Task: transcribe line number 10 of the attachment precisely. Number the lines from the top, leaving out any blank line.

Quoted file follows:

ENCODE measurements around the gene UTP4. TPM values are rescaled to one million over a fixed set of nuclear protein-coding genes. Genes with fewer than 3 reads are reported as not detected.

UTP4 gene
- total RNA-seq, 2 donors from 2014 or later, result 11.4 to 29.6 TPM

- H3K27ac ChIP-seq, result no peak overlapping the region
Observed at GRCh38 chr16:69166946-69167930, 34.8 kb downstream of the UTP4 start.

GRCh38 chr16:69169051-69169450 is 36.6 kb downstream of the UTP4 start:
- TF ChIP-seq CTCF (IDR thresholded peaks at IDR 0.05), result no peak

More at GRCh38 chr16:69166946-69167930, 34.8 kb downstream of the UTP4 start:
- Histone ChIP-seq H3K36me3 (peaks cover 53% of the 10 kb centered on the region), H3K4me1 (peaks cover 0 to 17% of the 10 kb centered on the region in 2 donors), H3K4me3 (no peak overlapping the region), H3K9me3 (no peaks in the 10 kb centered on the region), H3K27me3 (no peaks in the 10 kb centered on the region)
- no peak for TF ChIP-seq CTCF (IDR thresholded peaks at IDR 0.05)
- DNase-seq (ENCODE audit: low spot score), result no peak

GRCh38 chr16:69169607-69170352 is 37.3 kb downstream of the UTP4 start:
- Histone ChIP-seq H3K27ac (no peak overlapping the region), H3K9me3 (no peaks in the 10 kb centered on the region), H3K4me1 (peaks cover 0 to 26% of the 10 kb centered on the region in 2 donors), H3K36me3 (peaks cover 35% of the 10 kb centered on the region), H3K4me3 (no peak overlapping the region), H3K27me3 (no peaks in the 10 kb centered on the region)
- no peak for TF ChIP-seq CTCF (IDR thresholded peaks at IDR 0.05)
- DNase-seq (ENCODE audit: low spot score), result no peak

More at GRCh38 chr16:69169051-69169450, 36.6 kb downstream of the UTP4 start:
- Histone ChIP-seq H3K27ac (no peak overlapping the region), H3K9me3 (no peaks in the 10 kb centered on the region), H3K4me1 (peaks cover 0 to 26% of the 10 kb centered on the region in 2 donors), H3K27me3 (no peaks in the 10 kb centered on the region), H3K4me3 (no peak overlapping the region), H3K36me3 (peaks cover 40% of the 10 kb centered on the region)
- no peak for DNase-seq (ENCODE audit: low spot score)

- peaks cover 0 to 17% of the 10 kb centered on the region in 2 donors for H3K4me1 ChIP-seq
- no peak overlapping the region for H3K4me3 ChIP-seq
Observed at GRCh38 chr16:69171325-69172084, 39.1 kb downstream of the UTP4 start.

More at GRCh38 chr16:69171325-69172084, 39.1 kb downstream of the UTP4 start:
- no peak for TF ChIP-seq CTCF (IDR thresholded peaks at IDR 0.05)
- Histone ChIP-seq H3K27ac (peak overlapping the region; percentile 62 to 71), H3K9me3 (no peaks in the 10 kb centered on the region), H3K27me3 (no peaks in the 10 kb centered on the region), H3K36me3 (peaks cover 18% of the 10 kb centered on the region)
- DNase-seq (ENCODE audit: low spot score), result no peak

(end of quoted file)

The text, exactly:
- no peak for TF ChIP-seq CTCF (IDR thresholded peaks at IDR 0.05)